Can a verb itself be nominalized?

What Nominalization ways I know is: の、こと, but is there any other way? Like… ケーキを食べが好きです。 Or does this sound unnatural? does this form exist? If it does, can someone please explain it to me? Like whether it can be used in formal situations or not, how to use it, and when to use it…
help please. I have recently asked a question on a different platform on how to say this sentence “扉を閉めるのを忘れないでください。” but one of the replies told me that I should be saying it like this “扉を閉め忘れないでください” so is this a way of nominalizing a verb? 閉めるinto 閉め? Help

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The example you used 「ケーキを食べが好きです」definitely feels unnatural to me. But I think nominalization works for some verbs. Like for example 偏る has the nominalized 偏り, which is definitely a noun (Wanikani even teaches it as one). My guess is that whether you can do it or not depends on the verb, and you just need to get an intuition for it. But generally こと is the way to go about it.

Oh and for the second example you have, it’s worth noting that sometimes you can use the stems of verbs to string them together. While I would never use 食べ directly in a sentence, I could easily use 食べ終わる as a new verb that means to finish eating.


To add to the above, you might have learnt that the infinitive / continuative / (masu) stem form of verbs (e.g., 食べ、聞き) can be used to chain clauses together “do X and Y”. However, in this case, with わすれる, it’s special. There are two special cases:

  • There are a handful of auxiliary verbs that attach to the infitinive of other verbs to make compounds; it’s the case for わすれる. See here for a list of productive auxiliary verbs: (under “Syntactic and Lexical Compound Verbs”)
  • There are special combinations that you need to learn and are in the dictionary. For example, おきわすれる is not “forget to leave something” but “leave something somewhere and forget about it”.

I don’t quite get it… but… which one is more correct to use? “扉を閉めるのを忘れないでください” or “扉を閉め忘れないでください”?
And if the second one can be used, can someone send me a link to an explanation of the usage of that form?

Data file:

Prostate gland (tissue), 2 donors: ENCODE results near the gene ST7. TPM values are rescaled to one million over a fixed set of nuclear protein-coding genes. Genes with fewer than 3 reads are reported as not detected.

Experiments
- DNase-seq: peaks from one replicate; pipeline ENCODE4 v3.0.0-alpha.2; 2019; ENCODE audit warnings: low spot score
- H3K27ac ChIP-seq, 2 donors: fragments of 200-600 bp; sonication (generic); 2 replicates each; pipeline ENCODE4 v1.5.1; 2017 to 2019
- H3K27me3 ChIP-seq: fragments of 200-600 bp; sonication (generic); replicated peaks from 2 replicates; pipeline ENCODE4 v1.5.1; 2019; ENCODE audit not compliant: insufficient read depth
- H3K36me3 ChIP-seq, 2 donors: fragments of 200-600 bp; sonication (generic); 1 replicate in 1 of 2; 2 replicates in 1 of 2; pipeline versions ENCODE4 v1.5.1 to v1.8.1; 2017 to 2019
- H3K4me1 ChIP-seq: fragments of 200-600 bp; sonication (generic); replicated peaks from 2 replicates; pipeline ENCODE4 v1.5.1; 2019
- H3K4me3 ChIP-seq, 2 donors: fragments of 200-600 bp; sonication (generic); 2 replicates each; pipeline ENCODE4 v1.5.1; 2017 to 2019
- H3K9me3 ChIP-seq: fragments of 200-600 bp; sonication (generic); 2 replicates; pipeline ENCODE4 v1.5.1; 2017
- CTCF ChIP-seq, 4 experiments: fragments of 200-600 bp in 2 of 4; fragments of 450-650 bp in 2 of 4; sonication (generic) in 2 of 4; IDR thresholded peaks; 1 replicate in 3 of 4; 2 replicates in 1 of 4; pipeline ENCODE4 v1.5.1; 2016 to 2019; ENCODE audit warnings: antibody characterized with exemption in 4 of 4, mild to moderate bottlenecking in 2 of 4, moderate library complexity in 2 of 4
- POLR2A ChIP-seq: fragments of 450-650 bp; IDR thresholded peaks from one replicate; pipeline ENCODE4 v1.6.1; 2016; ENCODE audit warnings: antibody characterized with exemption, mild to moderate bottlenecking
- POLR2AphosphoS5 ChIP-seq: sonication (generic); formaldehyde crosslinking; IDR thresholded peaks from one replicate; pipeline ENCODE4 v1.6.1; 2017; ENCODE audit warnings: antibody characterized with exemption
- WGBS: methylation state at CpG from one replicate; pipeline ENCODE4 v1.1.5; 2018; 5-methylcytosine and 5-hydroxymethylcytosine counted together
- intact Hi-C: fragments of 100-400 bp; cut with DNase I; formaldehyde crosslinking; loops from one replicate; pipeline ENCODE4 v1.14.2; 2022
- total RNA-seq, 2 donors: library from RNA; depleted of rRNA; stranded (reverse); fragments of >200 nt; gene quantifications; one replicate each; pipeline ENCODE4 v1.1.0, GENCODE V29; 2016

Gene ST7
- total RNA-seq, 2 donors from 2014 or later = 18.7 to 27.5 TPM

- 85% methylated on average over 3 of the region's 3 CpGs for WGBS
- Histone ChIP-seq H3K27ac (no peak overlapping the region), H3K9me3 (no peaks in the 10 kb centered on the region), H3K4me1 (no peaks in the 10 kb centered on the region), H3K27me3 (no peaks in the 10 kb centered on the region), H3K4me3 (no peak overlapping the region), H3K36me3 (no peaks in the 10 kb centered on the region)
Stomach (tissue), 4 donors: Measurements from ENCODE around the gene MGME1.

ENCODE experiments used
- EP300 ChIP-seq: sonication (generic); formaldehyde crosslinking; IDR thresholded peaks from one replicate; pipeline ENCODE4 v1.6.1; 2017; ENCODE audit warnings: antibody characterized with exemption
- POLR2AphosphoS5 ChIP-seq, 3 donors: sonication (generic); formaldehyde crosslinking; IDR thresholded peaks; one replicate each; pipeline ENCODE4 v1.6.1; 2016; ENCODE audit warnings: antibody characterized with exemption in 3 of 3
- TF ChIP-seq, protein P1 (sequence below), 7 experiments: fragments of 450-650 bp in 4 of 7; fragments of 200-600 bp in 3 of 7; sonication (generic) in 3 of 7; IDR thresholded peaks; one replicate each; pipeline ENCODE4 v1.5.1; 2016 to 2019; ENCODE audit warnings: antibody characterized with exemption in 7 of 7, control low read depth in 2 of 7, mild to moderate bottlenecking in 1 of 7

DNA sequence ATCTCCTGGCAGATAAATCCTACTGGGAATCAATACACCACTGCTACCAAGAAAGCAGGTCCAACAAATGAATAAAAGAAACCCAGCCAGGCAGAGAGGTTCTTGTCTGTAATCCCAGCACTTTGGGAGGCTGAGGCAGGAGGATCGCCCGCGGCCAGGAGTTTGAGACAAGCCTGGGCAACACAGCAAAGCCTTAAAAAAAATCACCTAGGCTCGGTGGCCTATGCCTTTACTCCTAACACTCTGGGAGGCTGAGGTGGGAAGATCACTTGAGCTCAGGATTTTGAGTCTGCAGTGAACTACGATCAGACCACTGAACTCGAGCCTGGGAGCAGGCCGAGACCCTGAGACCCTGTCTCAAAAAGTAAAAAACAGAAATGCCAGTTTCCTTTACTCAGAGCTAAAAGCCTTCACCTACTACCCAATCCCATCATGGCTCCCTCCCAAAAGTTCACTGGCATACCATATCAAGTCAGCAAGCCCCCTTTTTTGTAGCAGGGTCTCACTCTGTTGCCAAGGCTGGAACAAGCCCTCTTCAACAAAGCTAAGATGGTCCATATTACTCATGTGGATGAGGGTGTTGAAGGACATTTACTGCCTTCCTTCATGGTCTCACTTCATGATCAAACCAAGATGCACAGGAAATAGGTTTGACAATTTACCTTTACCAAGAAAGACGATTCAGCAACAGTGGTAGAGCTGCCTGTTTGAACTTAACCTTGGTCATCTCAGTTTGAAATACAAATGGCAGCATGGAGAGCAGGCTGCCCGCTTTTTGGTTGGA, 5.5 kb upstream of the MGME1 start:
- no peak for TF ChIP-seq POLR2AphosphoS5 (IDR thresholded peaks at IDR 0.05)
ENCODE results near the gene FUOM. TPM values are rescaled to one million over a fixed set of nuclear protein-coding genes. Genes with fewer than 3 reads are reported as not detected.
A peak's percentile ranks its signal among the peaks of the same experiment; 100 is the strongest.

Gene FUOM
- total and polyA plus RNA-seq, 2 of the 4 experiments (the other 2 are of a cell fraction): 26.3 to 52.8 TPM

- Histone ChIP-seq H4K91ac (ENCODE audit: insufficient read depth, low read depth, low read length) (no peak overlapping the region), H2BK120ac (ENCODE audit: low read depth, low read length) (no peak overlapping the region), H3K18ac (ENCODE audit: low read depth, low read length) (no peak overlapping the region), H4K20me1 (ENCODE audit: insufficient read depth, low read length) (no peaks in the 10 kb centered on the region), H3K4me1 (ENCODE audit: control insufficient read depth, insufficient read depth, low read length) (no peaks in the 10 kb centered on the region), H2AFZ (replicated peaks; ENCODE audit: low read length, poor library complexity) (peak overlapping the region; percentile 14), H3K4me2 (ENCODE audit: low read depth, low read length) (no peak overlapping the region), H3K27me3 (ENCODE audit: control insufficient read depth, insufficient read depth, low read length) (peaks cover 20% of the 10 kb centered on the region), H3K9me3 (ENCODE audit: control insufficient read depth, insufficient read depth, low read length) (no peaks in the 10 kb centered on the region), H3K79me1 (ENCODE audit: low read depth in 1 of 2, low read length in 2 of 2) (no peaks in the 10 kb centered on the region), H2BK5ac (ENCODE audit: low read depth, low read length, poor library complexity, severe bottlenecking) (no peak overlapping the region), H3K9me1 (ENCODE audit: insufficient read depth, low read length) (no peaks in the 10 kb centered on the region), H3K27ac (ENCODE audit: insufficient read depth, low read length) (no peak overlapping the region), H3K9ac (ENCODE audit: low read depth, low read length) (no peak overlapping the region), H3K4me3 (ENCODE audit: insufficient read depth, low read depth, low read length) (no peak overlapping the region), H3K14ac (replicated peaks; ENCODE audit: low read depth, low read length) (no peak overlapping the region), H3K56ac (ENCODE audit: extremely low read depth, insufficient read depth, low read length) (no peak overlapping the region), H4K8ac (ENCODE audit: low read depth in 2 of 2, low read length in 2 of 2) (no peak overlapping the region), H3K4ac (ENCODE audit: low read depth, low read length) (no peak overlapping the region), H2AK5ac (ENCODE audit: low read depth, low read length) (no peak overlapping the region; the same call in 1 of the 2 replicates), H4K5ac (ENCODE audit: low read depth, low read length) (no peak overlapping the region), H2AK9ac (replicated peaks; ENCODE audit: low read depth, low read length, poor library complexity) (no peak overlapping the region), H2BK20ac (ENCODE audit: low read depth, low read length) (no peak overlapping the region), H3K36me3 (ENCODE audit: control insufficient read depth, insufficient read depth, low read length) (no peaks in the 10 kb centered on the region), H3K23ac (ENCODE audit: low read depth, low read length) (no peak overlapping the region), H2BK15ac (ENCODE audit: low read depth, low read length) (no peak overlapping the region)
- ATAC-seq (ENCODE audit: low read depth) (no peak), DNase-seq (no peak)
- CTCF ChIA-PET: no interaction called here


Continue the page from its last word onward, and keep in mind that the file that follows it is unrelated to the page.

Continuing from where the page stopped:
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Dropping the る can indeed nominalise 食べる. E.g. 締める → 締め as in a hold or fastening. Often this nominalisation happens alongside a compounding of words, as in 三角食べ.

xケーキを食べが好きです。 is grammatically incorrect, though.

If you wanted to use nominalisation:
Or somewhat better:

However the above still sounds quite unnatural, I think. For completeness,
is better.

Edit: To be clear: the 閉め in 閉め忘れる is not a nominalisation. It is 連用形.

What about… for example, 漫画の描き方をならわたい。the 漫画の描きpart, is it correct?
Can I then conclude that when I nomilaze the verb in that way, I don’t use を, but use のinstead?

Also, is there an English version for the page you linked? I really would like to learn this type of sentence form please​:pray::pray:

連用形 + 方 (かた) is a way of forming a word that means “how to _____” or “the way of ____ing”.

So 描き方 is “how to draw” and 漫画の描き方 is “how to draw manga.” And so 漫画の描き方をならいたい is “I want to learn how to draw manga.” I changed what I assume was a typo in ならいたい.

This can’t be generalized to usage beyond attaching 方 to it.

More examples

食べ方 the way of eating, table manners
言い方 the way of saying, phrasing
見方 the way of seeing, viewpoint


It could, but ケーキを食べ isn’t the case. There are some verbs that can be nominalized by being its stem form, but not every verb can be nominalized this way.

stem form


休み = time off, break

はじめ = beginning

Adj + stem form

早起き = waking up early
*早く+ 起きます minus ます

Compound verb stem form

降り始め = starting to rain/snow

作り置き = making something in advance

It might appear so, but 閉め忘れる is just a compound verb “forgetting to close”. 閉め can’t be used as a noun “to close.”


I realise this is going completely off topic but the Wikipedia post on 三角食べ is blowing my mind a little.


My memory might be failing but I think we discuss this in the past here but not sure… The article I remember is the one below:

It is well-known that the Japanese verbal stem can be deverbalized. Traditionally, this usage is commonly referred to as renyoo-meisi among Japanese linguists, as the stem form of the Japanese verb is classified as the renyoo-kei … However, there are a number of verbs whose stem forms do not function as nominals …

The Verbal Stem Form of Japanese
Author(s): Kaoru Ohta
Source: The Journal of the Association of Teachers of Japanese, Vol. 29, No. 2 (Nov., 1995),pp. 79-126
Published by: American Association of Teachers of Japanese
Stable URL:

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